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Mapping the brain in autism. A voxel-based MRI study of volumetric differences and intercorrelations in autism.

McAlonan GM, Cheung V, Cheung C, Suckling J, Lam GY, Tai KS, Yip L, Murphy DG, Chua SE
Brain : a journal of neurology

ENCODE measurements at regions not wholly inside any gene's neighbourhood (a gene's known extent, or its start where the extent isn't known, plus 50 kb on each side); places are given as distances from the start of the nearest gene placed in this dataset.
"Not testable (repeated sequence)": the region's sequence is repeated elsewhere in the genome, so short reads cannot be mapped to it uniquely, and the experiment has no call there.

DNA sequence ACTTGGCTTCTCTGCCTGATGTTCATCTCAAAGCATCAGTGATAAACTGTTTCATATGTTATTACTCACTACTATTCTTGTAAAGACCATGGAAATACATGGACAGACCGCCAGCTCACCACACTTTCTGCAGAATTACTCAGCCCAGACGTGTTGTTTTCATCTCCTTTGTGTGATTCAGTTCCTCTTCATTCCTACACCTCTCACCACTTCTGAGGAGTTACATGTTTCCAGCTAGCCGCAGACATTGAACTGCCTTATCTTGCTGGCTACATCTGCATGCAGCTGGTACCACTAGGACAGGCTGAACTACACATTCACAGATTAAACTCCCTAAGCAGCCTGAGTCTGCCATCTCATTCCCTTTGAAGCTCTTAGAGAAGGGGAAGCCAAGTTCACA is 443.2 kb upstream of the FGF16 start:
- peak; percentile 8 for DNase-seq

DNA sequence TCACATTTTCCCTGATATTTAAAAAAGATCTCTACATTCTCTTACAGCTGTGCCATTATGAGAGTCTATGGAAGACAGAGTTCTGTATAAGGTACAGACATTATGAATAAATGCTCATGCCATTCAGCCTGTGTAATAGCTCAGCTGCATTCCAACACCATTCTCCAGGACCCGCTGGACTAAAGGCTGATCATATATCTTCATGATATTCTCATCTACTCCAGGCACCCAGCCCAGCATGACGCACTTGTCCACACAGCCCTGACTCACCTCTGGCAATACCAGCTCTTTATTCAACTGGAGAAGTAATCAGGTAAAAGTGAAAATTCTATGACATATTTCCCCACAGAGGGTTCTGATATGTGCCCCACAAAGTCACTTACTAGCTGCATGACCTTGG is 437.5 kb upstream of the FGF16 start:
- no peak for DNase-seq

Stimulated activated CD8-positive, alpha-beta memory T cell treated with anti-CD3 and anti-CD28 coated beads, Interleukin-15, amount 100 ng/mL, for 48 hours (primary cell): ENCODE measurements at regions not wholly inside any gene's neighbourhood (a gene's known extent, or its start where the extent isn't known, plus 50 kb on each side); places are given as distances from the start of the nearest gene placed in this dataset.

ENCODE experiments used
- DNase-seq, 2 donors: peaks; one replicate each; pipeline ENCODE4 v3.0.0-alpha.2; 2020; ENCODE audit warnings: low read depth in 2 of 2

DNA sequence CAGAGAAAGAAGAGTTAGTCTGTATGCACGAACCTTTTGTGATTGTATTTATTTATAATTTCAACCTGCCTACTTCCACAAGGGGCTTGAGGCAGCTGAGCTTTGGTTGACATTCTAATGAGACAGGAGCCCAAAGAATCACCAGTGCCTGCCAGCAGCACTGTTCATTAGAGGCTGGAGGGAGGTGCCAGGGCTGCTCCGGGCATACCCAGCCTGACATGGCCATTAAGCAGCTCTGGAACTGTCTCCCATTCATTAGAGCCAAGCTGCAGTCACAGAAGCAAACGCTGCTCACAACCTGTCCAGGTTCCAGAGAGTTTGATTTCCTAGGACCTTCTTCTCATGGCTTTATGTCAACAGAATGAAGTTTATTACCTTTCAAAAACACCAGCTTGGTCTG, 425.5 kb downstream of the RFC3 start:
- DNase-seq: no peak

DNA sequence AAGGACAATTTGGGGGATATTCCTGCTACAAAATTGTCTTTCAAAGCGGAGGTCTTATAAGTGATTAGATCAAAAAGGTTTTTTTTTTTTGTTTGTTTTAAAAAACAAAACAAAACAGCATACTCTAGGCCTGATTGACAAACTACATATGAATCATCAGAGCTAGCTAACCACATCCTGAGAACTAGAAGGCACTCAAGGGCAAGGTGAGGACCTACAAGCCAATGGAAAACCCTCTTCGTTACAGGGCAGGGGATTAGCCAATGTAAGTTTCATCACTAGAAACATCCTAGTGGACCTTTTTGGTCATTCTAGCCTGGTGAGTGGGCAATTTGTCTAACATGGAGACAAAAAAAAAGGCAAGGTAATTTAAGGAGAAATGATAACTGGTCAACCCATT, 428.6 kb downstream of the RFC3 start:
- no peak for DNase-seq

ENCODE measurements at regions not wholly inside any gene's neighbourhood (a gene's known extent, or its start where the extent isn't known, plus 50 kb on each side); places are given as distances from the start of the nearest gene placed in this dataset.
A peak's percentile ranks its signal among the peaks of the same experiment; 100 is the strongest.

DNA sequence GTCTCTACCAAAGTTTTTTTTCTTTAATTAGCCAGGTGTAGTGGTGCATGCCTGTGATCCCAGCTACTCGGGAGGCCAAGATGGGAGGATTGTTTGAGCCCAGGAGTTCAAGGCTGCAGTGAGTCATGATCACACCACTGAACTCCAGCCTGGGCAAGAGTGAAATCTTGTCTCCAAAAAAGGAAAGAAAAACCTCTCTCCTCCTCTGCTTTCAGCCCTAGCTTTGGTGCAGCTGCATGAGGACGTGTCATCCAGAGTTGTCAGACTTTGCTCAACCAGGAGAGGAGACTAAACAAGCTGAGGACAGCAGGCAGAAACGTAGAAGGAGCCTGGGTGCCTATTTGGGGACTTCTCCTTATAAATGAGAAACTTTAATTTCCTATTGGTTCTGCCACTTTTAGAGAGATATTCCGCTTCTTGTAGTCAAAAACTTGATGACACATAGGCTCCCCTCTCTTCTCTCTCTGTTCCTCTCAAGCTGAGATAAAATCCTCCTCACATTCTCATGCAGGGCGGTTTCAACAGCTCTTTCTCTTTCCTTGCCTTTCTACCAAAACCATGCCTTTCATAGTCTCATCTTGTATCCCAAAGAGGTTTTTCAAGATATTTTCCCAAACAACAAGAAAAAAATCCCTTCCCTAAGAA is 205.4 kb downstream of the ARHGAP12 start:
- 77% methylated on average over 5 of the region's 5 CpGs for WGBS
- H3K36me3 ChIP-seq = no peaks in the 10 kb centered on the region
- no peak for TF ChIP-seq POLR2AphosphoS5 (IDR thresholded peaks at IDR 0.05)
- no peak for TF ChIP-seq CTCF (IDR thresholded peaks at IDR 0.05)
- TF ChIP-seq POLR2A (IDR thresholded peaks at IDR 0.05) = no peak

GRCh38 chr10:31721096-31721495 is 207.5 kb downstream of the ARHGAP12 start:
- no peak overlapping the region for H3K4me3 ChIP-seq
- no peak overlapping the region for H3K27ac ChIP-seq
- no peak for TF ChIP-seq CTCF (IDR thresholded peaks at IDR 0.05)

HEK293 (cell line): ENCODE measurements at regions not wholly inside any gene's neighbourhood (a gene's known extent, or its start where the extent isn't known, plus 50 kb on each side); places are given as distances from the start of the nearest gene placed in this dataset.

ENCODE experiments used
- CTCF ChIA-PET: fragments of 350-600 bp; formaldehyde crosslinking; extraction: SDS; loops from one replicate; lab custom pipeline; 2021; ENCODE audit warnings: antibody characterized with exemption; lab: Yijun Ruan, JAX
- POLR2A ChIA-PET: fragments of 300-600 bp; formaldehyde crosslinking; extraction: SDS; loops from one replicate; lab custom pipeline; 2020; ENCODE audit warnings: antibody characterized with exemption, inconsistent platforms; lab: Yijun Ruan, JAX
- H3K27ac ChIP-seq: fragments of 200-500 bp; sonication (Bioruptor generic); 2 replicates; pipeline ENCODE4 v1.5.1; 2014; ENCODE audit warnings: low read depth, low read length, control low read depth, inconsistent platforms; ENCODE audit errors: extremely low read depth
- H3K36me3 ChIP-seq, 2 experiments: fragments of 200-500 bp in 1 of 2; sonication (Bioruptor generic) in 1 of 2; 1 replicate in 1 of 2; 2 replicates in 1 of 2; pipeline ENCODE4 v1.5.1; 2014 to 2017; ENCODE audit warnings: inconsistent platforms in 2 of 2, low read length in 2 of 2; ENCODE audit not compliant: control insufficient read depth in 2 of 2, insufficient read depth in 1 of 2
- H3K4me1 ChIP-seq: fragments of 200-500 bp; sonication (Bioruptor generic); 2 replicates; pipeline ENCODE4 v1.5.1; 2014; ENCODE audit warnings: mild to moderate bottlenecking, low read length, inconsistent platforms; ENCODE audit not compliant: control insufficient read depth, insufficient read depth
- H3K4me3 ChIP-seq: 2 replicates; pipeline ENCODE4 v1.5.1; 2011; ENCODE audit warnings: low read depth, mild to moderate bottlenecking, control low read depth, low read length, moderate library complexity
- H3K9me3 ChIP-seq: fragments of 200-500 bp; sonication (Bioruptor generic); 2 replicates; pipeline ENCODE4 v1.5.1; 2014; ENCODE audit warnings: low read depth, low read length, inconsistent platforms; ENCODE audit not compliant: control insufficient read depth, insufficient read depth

Autism is a disorder of neurodevelopment resulting in pervasive abnormalities in social interaction and communication, repetitive behaviours and restricted interests. There is evidence for functional abnormalities and metabolic dysconnectivity in 'social brain' circuitry in this condition, but its structural basis has proved difficult to establish reliably. Explanations for this include replication difficulties inherent in 'region of interest' approaches usually adopted, and variable inclusion criteria for subjects across the autism spectrum. Moreover, despite a consensus that autism probably affects widely distributed brain regions, the issue of anatomical connectivity has received little attention. Therefore, we planned a fully automated voxel-based whole brain volumetric analysis in children with autism and normal IQ. We predicted that brain structural changes would be similar to those previously shown in adults with autism spectrum disorder and that a correlation analysis would suggest structural dysconnectivity. We included 17 stringently diagnosed children with autism and 17 age-matched controls. All children had IQ >80. Using Brain Activation and Morphological Mapping (BAMM) software, we measured global brain and tissue class volumes and mapped regional grey and white matter differences across the whole brain. With the expectation that volumes of interconnected regions correlate positively, we carried out a preliminary exploration of 'connectivity' in autism by comparing the nature of inter-regional grey matter volume correlations with control. Children with autism had a significant reduction in total grey matter volume and significant increase in CSF volume. They had significant localized grey matter reductions within fronto-striatal and parietal networks similar to findings in our previous study, and additional decreases in ventral and superior temporal grey matter. White matter was reduced in the cerebellum, left internal capsule and fornices. Correlation analysis revealed significantly more numerous and more positive grey matter volumetric correlations in controls compared with children with autism. Thus, using similar diagnostic criteria and image analysis methods in otherwise healthy populations with an autistic spectrum disorder from different countries, cultures and age groups, we report a number of consistent findings. Taken together, our data suggest abnormalities in the anatomy and connectivity of limbic-striatal 'social' brain systems which may contribute to the brain metabolic differences and behavioural phenotype in autism.

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